"It's just wrong to make money on that."
A website has found itself the victim of a pernicious new online scheme that its perpetrators are shamelessly bragging about: an "SEO heist," the latest example of how generative AI is being used to accelerate the deterioration of the search engines that form the backbone of the Internet.
The website in question is Exceljet, a hub on everything to know about Microsoft Excel. Its owner David Bruns started noticing a dip in its traffic starting last year. This fall, he found out why. Someone was using an AI to imitate nearly all of his website's articles with inferior and often error-riddled copies designed solely to please search engines, hijacking Exceljet's traffic.
"It's one thing to get outranked by an article that is arguably better than the article that you wrote, but it's something else to get outranked by an article that was written by a machine that no human ever reviewed," Bruns told Business Insider. "It's just wrong to make money on that."
Search Engine Optimization, or SEO, describes the tricks and tactics used to help rank websites higher in search results, which leads to more clicks. It serves a practical purpose, but the ruthless gaming of search engines, and of Google especially, has long taken a toll on the broader internet's functionality, ranking bogus results over useful ones.
Generative AI has further exacerbated the problem. By using large language models like ChatGPT, content strategists can quickly churn out a high volume of low-quality articles replete with all-important SEO keywords — the only part that matters if your bottom line is clicks.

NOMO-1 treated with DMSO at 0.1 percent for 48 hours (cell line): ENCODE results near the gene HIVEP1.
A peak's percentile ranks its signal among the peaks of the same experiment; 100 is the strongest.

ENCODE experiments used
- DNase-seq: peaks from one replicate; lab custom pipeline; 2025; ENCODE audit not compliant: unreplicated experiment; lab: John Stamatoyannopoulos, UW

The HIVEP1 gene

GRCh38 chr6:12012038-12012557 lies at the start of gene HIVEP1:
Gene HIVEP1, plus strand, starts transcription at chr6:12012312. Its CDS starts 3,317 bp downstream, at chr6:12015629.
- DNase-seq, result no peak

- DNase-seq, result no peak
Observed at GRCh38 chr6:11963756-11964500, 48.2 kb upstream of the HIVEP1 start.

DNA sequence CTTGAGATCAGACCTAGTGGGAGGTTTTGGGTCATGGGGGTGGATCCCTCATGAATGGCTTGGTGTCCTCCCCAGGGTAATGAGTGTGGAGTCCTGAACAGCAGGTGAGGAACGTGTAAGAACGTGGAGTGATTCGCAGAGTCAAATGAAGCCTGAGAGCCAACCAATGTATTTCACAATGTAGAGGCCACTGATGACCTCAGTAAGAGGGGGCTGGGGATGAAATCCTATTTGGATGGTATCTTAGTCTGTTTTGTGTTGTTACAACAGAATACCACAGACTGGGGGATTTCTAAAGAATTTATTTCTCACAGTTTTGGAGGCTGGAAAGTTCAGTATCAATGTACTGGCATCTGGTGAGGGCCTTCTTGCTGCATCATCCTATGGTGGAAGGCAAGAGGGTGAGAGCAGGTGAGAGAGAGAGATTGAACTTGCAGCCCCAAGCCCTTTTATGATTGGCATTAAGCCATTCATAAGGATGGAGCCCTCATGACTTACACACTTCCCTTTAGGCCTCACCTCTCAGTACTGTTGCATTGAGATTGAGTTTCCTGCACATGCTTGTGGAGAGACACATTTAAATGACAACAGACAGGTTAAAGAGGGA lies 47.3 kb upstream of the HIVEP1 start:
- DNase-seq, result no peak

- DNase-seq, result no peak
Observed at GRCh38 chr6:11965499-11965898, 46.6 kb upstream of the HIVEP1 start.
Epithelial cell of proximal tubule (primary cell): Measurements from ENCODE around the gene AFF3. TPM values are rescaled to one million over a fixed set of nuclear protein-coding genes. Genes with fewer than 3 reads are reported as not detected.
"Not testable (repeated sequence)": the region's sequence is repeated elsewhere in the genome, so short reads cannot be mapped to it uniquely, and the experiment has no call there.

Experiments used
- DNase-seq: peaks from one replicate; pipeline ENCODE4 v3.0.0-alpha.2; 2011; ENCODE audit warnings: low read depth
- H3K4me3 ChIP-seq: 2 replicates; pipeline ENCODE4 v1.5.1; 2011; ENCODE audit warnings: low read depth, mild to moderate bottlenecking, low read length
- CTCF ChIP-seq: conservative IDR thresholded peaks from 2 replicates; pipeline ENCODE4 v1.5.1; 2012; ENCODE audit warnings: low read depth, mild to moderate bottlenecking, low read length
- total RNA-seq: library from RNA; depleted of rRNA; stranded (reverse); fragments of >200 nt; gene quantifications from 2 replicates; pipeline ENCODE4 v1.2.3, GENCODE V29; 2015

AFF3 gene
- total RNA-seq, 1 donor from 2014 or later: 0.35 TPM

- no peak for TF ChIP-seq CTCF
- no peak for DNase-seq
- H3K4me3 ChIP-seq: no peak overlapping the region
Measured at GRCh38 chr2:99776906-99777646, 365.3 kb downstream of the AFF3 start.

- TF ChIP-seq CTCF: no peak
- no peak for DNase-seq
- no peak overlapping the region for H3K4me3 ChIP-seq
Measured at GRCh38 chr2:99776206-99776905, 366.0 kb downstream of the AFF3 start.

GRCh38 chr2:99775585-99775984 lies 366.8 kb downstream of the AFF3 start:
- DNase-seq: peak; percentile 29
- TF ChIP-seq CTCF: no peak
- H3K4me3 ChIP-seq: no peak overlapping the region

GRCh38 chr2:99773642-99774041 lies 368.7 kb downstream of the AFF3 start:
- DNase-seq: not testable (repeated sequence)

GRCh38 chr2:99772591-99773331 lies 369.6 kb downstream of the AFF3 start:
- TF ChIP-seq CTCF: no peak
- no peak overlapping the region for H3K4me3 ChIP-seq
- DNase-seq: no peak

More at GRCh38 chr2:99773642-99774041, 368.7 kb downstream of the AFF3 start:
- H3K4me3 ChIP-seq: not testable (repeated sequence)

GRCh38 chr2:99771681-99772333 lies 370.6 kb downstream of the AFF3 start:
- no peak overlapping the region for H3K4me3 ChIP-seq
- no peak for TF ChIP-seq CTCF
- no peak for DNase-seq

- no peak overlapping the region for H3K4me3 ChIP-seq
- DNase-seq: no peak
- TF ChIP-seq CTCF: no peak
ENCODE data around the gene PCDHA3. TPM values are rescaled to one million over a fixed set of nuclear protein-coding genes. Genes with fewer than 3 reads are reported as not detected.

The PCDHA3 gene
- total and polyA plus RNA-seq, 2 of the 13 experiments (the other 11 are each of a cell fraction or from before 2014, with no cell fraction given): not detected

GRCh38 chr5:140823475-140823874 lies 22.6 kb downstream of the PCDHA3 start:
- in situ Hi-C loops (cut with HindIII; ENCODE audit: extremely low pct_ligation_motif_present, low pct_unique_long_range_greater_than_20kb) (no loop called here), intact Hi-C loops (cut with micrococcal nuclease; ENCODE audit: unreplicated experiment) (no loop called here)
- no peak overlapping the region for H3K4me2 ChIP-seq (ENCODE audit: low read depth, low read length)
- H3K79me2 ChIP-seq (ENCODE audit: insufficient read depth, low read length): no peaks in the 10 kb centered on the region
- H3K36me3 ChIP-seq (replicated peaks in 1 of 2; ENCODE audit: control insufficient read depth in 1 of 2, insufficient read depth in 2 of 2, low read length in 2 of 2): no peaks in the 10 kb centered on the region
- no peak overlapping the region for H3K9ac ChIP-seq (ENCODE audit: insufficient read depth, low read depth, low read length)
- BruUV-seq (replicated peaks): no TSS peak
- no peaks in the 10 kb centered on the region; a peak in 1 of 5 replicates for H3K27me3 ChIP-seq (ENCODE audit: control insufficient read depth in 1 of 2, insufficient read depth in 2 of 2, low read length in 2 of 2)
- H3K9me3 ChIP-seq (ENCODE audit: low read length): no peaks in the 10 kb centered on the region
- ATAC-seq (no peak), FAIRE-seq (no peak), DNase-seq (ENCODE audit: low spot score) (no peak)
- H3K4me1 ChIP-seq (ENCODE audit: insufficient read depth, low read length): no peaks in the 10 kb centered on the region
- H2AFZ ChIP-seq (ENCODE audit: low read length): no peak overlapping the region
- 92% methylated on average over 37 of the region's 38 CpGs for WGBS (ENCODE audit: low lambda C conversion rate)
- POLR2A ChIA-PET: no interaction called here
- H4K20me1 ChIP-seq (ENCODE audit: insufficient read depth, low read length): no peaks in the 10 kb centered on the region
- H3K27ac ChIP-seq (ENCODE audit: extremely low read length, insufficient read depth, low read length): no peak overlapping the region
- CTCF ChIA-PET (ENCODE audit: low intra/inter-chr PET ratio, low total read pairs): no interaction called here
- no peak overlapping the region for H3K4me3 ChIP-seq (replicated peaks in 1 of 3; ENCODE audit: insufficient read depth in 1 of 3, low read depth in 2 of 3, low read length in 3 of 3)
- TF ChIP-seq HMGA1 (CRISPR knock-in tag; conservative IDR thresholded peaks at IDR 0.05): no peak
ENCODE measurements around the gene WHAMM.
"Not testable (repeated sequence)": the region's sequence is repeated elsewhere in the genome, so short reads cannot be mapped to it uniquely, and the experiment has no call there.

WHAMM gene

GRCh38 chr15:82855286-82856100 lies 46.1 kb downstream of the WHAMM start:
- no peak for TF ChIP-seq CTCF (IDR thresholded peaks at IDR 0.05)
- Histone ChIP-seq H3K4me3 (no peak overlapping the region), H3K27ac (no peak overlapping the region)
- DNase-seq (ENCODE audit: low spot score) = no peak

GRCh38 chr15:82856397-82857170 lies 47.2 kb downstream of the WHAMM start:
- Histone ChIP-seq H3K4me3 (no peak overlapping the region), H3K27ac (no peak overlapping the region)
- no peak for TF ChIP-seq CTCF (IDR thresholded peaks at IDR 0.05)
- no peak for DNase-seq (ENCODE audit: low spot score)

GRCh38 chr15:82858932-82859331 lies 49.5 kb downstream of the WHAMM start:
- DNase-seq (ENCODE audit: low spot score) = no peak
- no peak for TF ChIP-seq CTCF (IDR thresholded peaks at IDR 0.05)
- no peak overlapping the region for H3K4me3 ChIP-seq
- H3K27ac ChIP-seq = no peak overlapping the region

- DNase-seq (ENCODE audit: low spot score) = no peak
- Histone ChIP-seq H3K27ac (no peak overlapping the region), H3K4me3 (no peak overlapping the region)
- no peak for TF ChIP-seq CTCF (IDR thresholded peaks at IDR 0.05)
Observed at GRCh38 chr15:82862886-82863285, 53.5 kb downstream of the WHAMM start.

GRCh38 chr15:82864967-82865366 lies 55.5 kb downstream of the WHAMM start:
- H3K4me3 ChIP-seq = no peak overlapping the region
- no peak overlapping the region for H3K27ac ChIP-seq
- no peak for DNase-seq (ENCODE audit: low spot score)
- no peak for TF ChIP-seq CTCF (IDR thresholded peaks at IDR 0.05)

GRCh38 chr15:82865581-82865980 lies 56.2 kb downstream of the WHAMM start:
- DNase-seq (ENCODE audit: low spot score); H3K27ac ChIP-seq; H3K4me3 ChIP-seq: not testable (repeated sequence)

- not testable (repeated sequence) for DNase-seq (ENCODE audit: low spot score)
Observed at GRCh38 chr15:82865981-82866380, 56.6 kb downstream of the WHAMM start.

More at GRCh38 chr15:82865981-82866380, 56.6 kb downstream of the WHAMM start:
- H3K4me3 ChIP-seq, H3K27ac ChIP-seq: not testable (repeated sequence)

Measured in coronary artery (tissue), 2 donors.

This is exactly what one such content strategist Jake Ward took advantage of to hijack Exceljet's readers.
"We pulled off an SEO heist that stole 3.6M total traffic from a competitor," Ward boasted in an X thread explaining the feat last month. "We got 489,509 traffic in October alone."
As he explains it, Ward fed the URLs of Exceljet's some 1,800 pages into an "SEO-optimized" AI article writer called Byword. The bot automatically spat out articles based on Exceljet's successful headlines, and Ward then published these ersatz articles en masse, quickly diverting clicks to his own website and away from Exceljet. He doesn't believe he's done anything wrong.
"It's unusual that something acceptable, if done once, suddenly becomes unethical when reproduced at scale," Ward wrote on X, as spotted by BI.
The "heist" has hurt Bruns' website. But it's also potentially hurting readers who need real information. By his analysis, Bruns found that some of Ward's AI-generated articles contained blatant factual errors, in one case explaining an Excel feature that didn't exist.
"I started to look at the quality of the articles and realized that we're losing traffic to stuff that doesn't even make sense," he told BI.
Some of the onus is on Google, he argues, who haven't done enough to weed out SEO grifters.
"This is a big problem for Google," Bruns added. "If people keep finding crappy articles at the top of the search results, they're going to end up questioning whether Google's doing a good job, but the fact that the articles are near or they can be at the top of the result makes it seem like they're legitimate."
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